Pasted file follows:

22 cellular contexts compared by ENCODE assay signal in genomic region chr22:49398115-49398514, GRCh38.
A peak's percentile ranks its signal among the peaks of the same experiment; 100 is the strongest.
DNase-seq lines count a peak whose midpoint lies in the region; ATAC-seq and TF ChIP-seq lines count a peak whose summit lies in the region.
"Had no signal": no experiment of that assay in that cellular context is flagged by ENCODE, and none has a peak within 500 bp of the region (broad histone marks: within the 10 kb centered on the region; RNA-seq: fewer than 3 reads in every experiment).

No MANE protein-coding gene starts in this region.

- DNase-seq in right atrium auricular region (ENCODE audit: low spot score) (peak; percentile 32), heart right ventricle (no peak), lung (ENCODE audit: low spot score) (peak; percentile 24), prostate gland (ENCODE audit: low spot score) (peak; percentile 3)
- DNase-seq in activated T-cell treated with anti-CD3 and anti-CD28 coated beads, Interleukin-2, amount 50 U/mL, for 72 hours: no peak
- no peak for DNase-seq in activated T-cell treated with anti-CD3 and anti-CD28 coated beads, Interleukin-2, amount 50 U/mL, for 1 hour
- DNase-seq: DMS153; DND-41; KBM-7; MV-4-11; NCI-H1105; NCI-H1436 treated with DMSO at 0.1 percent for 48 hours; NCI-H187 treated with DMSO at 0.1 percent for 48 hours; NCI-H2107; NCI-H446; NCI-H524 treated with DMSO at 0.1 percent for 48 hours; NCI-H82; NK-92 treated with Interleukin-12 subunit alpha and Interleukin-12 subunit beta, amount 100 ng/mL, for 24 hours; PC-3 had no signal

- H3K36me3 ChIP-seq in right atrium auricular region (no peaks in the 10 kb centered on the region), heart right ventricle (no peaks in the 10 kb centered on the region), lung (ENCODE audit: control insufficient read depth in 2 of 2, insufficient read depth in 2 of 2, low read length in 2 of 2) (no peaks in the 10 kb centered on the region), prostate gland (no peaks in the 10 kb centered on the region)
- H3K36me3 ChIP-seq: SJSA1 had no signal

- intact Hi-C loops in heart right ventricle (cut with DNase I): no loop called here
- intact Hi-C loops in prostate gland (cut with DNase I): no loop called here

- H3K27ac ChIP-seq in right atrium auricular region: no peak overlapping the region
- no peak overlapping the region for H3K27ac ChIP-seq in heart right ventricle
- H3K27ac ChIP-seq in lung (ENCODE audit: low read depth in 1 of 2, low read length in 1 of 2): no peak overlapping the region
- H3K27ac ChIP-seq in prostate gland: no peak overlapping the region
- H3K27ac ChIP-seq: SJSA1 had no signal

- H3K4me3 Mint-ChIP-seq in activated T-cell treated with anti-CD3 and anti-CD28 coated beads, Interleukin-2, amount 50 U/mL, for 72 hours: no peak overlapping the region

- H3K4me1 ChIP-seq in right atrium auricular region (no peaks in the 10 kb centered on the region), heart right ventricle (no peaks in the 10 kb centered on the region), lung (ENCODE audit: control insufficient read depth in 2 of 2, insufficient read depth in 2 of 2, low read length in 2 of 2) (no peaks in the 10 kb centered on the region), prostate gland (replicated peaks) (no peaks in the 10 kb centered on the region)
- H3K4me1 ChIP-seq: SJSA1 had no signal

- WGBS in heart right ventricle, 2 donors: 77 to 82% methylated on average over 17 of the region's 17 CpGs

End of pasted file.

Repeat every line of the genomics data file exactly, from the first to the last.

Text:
22 cellular contexts compared by ENCODE assay signal in genomic region chr22:49398115-49398514, GRCh38.
A peak's percentile ranks its signal among the peaks of the same experiment; 100 is the strongest.
DNase-seq lines count a peak whose midpoint lies in the region; ATAC-seq and TF ChIP-seq lines count a peak whose summit lies in the region.
"Had no signal": no experiment of that assay in that cellular context is flagged by ENCODE, and none has a peak within 500 bp of the region (broad histone marks: within the 10 kb centered on the region; RNA-seq: fewer than 3 reads in every experiment).

No MANE protein-coding gene starts in this region.

- DNase-seq in right atrium auricular region (ENCODE audit: low spot score) (peak; percentile 32), heart right ventricle (no peak), lung (ENCODE audit: low spot score) (peak; percentile 24), prostate gland (ENCODE audit: low spot score) (peak; percentile 3)
- DNase-seq in activated T-cell treated with anti-CD3 and anti-CD28 coated beads, Interleukin-2, amount 50 U/mL, for 72 hours: no peak
- no peak for DNase-seq in activated T-cell treated with anti-CD3 and anti-CD28 coated beads, Interleukin-2, amount 50 U/mL, for 1 hour
- DNase-seq: DMS153; DND-41; KBM-7; MV-4-11; NCI-H1105; NCI-H1436 treated with DMSO at 0.1 percent for 48 hours; NCI-H187 treated with DMSO at 0.1 percent for 48 hours; NCI-H2107; NCI-H446; NCI-H524 treated with DMSO at 0.1 percent for 48 hours; NCI-H82; NK-92 treated with Interleukin-12 subunit alpha and Interleukin-12 subunit beta, amount 100 ng/mL, for 24 hours; PC-3 had no signal

- H3K36me3 ChIP-seq in right atrium auricular region (no peaks in the 10 kb centered on the region), heart right ventricle (no peaks in the 10 kb centered on the region), lung (ENCODE audit: control insufficient read depth in 2 of 2, insufficient read depth in 2 of 2, low read length in 2 of 2) (no peaks in the 10 kb centered on the region), prostate gland (no peaks in the 10 kb centered on the region)
- H3K36me3 ChIP-seq: SJSA1 had no signal

- intact Hi-C loops in heart right ventricle (cut with DNase I): no loop called here
- intact Hi-C loops in prostate gland (cut with DNase I): no loop called here

- H3K27ac ChIP-seq in right atrium auricular region: no peak overlapping the region
- no peak overlapping the region for H3K27ac ChIP-seq in heart right ventricle
- H3K27ac ChIP-seq in lung (ENCODE audit: low read depth in 1 of 2, low read length in 1 of 2): no peak overlapping the region
- H3K27ac ChIP-seq in prostate gland: no peak overlapping the region
- H3K27ac ChIP-seq: SJSA1 had no signal

- H3K4me3 Mint-ChIP-seq in activated T-cell treated with anti-CD3 and anti-CD28 coated beads, Interleukin-2, amount 50 U/mL, for 72 hours: no peak overlapping the region

- H3K4me1 ChIP-seq in right atrium auricular region (no peaks in the 10 kb centered on the region), heart right ventricle (no peaks in the 10 kb centered on the region), lung (ENCODE audit: control insufficient read depth in 2 of 2, insufficient read depth in 2 of 2, low read length in 2 of 2) (no peaks in the 10 kb centered on the region), prostate gland (replicated peaks) (no peaks in the 10 kb centered on the region)
- H3K4me1 ChIP-seq: SJSA1 had no signal

- WGBS in heart right ventricle, 2 donors: 77 to 82% methylated on average over 17 of the region's 17 CpGs